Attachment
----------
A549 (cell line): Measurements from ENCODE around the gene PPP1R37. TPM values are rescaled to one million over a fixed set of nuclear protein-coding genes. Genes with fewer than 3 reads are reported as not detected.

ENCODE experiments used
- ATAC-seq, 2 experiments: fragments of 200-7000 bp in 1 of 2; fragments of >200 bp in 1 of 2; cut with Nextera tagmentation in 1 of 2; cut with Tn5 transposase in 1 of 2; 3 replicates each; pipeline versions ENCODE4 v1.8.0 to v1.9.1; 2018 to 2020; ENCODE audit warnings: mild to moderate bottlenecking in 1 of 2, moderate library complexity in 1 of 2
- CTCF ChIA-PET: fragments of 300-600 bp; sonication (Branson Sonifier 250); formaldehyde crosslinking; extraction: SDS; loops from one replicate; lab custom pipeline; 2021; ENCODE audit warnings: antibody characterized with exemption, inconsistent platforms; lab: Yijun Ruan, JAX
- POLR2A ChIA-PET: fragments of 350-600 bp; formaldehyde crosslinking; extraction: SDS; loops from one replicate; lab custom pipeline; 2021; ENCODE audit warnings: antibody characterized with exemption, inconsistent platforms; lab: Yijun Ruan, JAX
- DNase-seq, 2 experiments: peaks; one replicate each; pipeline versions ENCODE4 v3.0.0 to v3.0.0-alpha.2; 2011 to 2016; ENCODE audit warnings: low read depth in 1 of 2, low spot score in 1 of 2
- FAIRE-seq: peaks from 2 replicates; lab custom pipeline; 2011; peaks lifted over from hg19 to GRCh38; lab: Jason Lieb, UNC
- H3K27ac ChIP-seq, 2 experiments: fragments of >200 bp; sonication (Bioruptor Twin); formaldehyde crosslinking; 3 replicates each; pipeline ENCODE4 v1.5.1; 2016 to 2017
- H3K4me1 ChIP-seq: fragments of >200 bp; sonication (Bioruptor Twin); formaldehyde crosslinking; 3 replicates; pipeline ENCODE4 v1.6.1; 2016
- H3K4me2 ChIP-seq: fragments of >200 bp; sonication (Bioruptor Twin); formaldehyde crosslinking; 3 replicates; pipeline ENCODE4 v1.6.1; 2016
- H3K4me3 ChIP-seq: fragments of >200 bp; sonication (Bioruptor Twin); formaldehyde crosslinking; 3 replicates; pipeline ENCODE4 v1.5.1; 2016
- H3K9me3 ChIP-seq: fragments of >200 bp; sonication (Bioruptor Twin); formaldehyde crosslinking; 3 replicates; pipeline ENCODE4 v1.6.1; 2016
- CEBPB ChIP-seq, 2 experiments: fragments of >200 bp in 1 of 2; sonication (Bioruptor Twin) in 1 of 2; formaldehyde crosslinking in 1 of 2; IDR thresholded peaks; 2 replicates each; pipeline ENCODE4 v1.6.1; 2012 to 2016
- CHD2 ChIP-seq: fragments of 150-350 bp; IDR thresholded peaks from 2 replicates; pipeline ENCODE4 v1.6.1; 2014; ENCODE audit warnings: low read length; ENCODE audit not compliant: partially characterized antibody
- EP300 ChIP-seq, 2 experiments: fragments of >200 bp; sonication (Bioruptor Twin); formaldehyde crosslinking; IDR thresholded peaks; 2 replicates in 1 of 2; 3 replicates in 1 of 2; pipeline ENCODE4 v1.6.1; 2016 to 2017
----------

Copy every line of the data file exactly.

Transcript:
A549 (cell line): Measurements from ENCODE around the gene PPP1R37. TPM values are rescaled to one million over a fixed set of nuclear protein-coding genes. Genes with fewer than 3 reads are reported as not detected.

ENCODE experiments used
- ATAC-seq, 2 experiments: fragments of 200-7000 bp in 1 of 2; fragments of >200 bp in 1 of 2; cut with Nextera tagmentation in 1 of 2; cut with Tn5 transposase in 1 of 2; 3 replicates each; pipeline versions ENCODE4 v1.8.0 to v1.9.1; 2018 to 2020; ENCODE audit warnings: mild to moderate bottlenecking in 1 of 2, moderate library complexity in 1 of 2
- CTCF ChIA-PET: fragments of 300-600 bp; sonication (Branson Sonifier 250); formaldehyde crosslinking; extraction: SDS; loops from one replicate; lab custom pipeline; 2021; ENCODE audit warnings: antibody characterized with exemption, inconsistent platforms; lab: Yijun Ruan, JAX
- POLR2A ChIA-PET: fragments of 350-600 bp; formaldehyde crosslinking; extraction: SDS; loops from one replicate; lab custom pipeline; 2021; ENCODE audit warnings: antibody characterized with exemption, inconsistent platforms; lab: Yijun Ruan, JAX
- DNase-seq, 2 experiments: peaks; one replicate each; pipeline versions ENCODE4 v3.0.0 to v3.0.0-alpha.2; 2011 to 2016; ENCODE audit warnings: low read depth in 1 of 2, low spot score in 1 of 2
- FAIRE-seq: peaks from 2 replicates; lab custom pipeline; 2011; peaks lifted over from hg19 to GRCh38; lab: Jason Lieb, UNC
- H3K27ac ChIP-seq, 2 experiments: fragments of >200 bp; sonication (Bioruptor Twin); formaldehyde crosslinking; 3 replicates each; pipeline ENCODE4 v1.5.1; 2016 to 2017
- H3K4me1 ChIP-seq: fragments of >200 bp; sonication (Bioruptor Twin); formaldehyde crosslinking; 3 replicates; pipeline ENCODE4 v1.6.1; 2016
- H3K4me2 ChIP-seq: fragments of >200 bp; sonication (Bioruptor Twin); formaldehyde crosslinking; 3 replicates; pipeline ENCODE4 v1.6.1; 2016
- H3K4me3 ChIP-seq: fragments of >200 bp; sonication (Bioruptor Twin); formaldehyde crosslinking; 3 replicates; pipeline ENCODE4 v1.5.1; 2016
- H3K9me3 ChIP-seq: fragments of >200 bp; sonication (Bioruptor Twin); formaldehyde crosslinking; 3 replicates; pipeline ENCODE4 v1.6.1; 2016
- CEBPB ChIP-seq, 2 experiments: fragments of >200 bp in 1 of 2; sonication (Bioruptor Twin) in 1 of 2; formaldehyde crosslinking in 1 of 2; IDR thresholded peaks; 2 replicates each; pipeline ENCODE4 v1.6.1; 2012 to 2016
- CHD2 ChIP-seq: fragments of 150-350 bp; IDR thresholded peaks from 2 replicates; pipeline ENCODE4 v1.6.1; 2014; ENCODE audit warnings: low read length; ENCODE audit not compliant: partially characterized antibody
- EP300 ChIP-seq, 2 experiments: fragments of >200 bp; sonication (Bioruptor Twin); formaldehyde crosslinking; IDR thresholded peaks; 2 replicates in 1 of 2; 3 replicates in 1 of 2; pipeline ENCODE4 v1.6.1; 2016 to 2017